The Canadian North: I’ve always been entranced by stories about the early explorers, ships trapped in the ice, men forced to survive through a harsh winter (and they often didn’t), as well as learning about the peoples who did live there year-round and did survive, for centuries until our present day. Odette Barr’s Teaching at the Top of The World (2020, Pottersfield Press) is a memoir of her time living and teaching in Canada’s Far North, specifically Grise Fiord, Nunavut, which, despite its low population, it is the largest community and only public community on Ellesmere Island. It is a unique memoir in that she as an educator played an important role in the development of not only the school’s curriculum (often altering it to suit the student body’s needs) but the development and maturing of the students under her care. After reading the book, I wanted to ask Ms. Barr some questions about the book and her experiences. She graciously agreed to an interview.
Miramichi Reader: Odette, please tell us about your background, education, employment, etc.
I never set out to be a writer. After high school, I had my sights set on being a great Canadian biologist. I imagined myself off in the wilds, conducting ecological field studies—perhaps counting deer droppings in the woods, and other exotic activities!
I graduated from the University of Guelph (ON) with an honours degree in Wildlife Biology. The following year, I was employed as a botanical illustrator and naturalist for the University’s Arboretum. I then worked for several years as an interpretive naturalist with the Canadian Wildlife Service, Parks Canada and various nature centres (where I did count many deer droppings!). I moved from Ontario, to Saskatchewan, to Newfoundland and New Brunswick. It was through nature interpretation that I discovered my love of helping people of all ages learn about the natural world. I have a passion for igniting that sense of wonder, awe and amazement in people with respect to the plants, animals and landscapes that surround us. Throughout those years, I also designed, wrote and provided artwork for a number of indoor and outdoor environmental exhibits and nature-themed publications, including both the Beach Guide and the Forest Guide for Fundy National Park.
After earning an education degree at Mount Allison University (NB), I turned to teaching in the classroom. I spent 10 years teaching Inuit students, eventually becoming a school principal in Nunavut. I later earned my Master of Education degree in Educational Leadership from UPEI.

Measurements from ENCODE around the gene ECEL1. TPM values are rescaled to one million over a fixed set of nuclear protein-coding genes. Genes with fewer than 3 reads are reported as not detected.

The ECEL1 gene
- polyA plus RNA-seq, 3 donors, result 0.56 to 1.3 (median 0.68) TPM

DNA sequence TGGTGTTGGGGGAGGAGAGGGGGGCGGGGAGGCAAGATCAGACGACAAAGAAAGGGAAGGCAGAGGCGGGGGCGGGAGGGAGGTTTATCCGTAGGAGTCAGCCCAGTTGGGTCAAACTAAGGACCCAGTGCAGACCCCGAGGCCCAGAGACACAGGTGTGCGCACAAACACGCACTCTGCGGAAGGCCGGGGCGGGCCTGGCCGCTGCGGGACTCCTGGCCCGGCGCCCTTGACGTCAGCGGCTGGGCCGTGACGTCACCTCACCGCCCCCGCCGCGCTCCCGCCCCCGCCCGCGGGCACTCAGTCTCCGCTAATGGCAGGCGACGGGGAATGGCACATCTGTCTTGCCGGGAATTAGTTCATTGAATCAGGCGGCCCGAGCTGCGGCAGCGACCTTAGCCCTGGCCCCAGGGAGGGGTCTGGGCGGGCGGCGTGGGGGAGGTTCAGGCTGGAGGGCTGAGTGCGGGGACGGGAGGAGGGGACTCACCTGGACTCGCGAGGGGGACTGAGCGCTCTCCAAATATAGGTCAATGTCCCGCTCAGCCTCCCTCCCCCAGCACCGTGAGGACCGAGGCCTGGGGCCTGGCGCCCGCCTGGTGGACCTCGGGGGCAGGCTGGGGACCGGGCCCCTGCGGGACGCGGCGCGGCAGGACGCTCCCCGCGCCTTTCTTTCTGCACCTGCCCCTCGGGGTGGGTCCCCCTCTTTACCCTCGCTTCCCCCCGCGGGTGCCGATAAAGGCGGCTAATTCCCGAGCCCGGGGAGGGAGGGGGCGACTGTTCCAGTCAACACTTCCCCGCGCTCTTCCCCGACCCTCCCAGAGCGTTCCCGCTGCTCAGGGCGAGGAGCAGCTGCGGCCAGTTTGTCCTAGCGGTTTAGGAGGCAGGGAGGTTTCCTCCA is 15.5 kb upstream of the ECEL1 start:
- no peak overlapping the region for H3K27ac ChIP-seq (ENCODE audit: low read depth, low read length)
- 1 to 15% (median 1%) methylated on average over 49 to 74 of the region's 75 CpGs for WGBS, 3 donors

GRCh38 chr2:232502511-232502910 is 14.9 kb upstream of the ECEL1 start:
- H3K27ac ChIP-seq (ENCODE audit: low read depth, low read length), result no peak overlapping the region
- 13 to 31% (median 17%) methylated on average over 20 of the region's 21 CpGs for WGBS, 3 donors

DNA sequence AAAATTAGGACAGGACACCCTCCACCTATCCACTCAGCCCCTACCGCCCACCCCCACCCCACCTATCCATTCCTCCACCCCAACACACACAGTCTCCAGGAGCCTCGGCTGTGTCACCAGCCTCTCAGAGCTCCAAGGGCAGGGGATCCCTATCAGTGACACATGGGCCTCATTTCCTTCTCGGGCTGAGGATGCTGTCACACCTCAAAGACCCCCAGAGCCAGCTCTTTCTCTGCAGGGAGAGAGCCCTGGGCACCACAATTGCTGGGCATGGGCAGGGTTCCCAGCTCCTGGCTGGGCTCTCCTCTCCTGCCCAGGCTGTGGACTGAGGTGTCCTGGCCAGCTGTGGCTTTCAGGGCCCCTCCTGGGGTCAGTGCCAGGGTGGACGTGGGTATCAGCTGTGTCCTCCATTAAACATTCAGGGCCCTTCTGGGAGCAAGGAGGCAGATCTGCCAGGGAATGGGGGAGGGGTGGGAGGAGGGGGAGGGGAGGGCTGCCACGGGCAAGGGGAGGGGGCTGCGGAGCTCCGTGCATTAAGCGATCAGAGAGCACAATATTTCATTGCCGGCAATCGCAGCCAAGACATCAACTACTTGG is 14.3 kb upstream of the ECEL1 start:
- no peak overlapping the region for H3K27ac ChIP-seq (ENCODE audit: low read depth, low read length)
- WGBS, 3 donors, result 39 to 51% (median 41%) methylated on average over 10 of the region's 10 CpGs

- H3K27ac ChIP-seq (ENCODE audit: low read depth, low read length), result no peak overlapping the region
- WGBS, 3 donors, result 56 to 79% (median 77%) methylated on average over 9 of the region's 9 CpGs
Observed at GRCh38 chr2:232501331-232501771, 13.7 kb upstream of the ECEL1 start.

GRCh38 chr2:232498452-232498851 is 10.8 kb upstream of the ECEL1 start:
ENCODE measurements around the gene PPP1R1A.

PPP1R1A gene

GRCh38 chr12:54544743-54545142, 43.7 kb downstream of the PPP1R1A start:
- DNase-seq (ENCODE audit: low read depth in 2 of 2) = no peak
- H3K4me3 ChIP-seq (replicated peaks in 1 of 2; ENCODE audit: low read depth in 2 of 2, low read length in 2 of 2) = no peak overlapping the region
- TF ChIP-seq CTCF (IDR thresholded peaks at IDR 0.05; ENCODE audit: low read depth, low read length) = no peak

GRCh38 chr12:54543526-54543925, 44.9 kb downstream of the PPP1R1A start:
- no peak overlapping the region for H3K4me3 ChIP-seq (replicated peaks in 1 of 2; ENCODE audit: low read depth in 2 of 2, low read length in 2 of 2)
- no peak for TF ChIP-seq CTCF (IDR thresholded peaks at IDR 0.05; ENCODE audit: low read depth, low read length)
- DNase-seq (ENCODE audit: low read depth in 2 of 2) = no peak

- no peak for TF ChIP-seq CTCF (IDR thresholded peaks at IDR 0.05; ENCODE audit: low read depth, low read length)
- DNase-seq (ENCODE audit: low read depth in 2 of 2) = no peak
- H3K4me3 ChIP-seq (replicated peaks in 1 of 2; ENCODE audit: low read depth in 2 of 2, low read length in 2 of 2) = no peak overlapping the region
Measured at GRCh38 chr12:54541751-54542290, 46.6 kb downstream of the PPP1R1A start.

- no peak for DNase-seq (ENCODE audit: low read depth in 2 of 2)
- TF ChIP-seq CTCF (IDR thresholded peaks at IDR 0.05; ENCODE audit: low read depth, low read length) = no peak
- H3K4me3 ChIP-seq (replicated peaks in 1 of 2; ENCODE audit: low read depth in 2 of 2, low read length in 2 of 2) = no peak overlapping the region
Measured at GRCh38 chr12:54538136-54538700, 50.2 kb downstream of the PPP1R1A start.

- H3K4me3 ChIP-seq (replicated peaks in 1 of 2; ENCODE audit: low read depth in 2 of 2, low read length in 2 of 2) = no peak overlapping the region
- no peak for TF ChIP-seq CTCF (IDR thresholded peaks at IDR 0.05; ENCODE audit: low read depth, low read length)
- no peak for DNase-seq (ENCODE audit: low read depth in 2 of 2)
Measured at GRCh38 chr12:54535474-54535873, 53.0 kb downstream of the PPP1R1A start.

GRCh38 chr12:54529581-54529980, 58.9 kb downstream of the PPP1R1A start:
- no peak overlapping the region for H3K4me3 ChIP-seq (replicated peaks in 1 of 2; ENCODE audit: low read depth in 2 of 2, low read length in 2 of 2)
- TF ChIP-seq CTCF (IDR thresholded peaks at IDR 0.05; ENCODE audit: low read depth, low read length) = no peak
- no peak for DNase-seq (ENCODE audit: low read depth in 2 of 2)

When I am not writing and illustrating my own stories, I write, develop, and facilitate online science courses for senior high school students throughout the province of New Brunswick.
My writing and artwork are still inspired by the intricacies of the natural world near my home on the shore of New Brunswick’s beautiful Northumberland Strait.
MR: Tell us about some of the books or authors or other people that may have influenced you to become a writer.
I have always been an avid reader. As a child, growing up in Britain, I loved Enid Blyton adventure stories. I lost count how many times I read Tolkien. I loved Grimm’s fairy tales. My reading as an adult is quite eclectic. I still read adventure stories and mysteries. I read JK Rowling’s Harry Potter series in my 40s! I love multi-volume epic tales: the likes of Diana Gabaldon and Jean Auel, for example. I try to read as many Atlantic Canadian authors as I can. I adore nonfiction reflections in natural history: Stephan Jay Gould and Richard Dawkins, for example. The book I am reading at the moment is last year’s Giller Prize winner, Reproduction, by Ian Williams.
Honestly, there is no one author that I can name that has influenced my writing more than any other. But I think it is because of my wide taste in reading that I want to try many genres of writing as well.
MR: You’ve already mentioned a few authors you enjoy reading, but do you have a favourite book, one that you like to revisit from time to time?
I have two! But neither are probably they type of book you are expecting.
The first one is The Ascent of Man, by Jacob Bronowski (1973). It gives an interesting perspective on science and civilization. Bronowski believed that “the understanding of nature has as its goal the understanding of human nature, and of the human condition within nature.” This particular book was the one that “blew my mind” at university!